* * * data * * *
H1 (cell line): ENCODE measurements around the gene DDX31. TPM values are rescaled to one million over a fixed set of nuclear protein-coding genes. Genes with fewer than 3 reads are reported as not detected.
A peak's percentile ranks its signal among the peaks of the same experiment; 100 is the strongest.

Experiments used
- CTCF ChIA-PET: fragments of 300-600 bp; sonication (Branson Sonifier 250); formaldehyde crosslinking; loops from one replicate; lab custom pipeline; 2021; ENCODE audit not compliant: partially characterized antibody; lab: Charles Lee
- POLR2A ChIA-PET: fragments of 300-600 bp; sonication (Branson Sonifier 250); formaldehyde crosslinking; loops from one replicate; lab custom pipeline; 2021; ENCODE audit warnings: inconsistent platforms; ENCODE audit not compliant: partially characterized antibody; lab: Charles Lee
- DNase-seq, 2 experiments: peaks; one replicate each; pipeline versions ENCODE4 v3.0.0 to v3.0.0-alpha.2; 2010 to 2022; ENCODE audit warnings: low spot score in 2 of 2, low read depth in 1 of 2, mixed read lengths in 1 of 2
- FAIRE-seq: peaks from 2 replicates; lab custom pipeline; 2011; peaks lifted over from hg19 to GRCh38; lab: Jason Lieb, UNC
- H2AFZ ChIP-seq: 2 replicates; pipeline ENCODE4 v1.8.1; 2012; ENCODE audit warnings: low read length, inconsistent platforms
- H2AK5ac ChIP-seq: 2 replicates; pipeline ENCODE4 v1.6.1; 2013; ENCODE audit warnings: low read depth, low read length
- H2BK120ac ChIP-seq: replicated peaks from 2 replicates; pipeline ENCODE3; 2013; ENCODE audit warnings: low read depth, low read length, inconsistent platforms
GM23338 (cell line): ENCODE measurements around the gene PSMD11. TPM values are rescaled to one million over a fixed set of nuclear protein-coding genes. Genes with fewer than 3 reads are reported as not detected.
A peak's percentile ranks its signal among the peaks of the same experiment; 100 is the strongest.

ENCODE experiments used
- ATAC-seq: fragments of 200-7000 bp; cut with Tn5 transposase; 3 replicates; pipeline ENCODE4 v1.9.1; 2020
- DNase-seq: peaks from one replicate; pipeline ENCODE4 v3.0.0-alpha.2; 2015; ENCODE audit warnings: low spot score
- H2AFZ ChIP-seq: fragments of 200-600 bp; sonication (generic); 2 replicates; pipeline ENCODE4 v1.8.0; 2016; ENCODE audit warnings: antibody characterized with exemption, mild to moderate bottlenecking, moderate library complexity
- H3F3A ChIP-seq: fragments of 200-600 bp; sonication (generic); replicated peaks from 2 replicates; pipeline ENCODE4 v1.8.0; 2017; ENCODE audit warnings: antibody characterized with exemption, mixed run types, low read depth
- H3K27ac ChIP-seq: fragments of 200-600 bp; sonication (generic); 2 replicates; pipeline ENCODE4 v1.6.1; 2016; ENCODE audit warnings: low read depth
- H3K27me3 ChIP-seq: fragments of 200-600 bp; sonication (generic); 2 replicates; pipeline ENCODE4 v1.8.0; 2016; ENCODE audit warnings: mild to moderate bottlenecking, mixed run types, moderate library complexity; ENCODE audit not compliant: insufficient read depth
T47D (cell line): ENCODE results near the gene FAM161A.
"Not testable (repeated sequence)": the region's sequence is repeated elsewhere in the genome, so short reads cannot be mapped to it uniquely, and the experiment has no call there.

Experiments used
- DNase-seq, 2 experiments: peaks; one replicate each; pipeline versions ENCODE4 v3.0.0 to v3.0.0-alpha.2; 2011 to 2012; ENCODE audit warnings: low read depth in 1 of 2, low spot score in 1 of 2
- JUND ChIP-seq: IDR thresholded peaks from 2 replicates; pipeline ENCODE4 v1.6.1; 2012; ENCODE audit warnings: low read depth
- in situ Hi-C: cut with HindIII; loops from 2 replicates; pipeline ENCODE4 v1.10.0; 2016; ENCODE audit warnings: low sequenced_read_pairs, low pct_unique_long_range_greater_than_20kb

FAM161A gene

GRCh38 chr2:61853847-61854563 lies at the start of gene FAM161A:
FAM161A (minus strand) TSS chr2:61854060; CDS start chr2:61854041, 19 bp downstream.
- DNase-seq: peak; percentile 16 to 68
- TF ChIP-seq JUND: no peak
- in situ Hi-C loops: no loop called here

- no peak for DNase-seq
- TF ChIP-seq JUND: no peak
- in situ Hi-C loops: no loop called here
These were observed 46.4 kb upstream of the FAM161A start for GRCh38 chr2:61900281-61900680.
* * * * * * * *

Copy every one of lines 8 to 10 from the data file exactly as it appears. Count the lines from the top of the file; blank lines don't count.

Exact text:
- H2AFZ ChIP-seq: 2 replicates; pipeline ENCODE4 v1.8.1; 2012; ENCODE audit warnings: low read length, inconsistent platforms
- H2AK5ac ChIP-seq: 2 replicates; pipeline ENCODE4 v1.6.1; 2013; ENCODE audit warnings: low read depth, low read length
- H2BK120ac ChIP-seq: replicated peaks from 2 replicates; pipeline ENCODE3; 2013; ENCODE audit warnings: low read depth, low read length, inconsistent platforms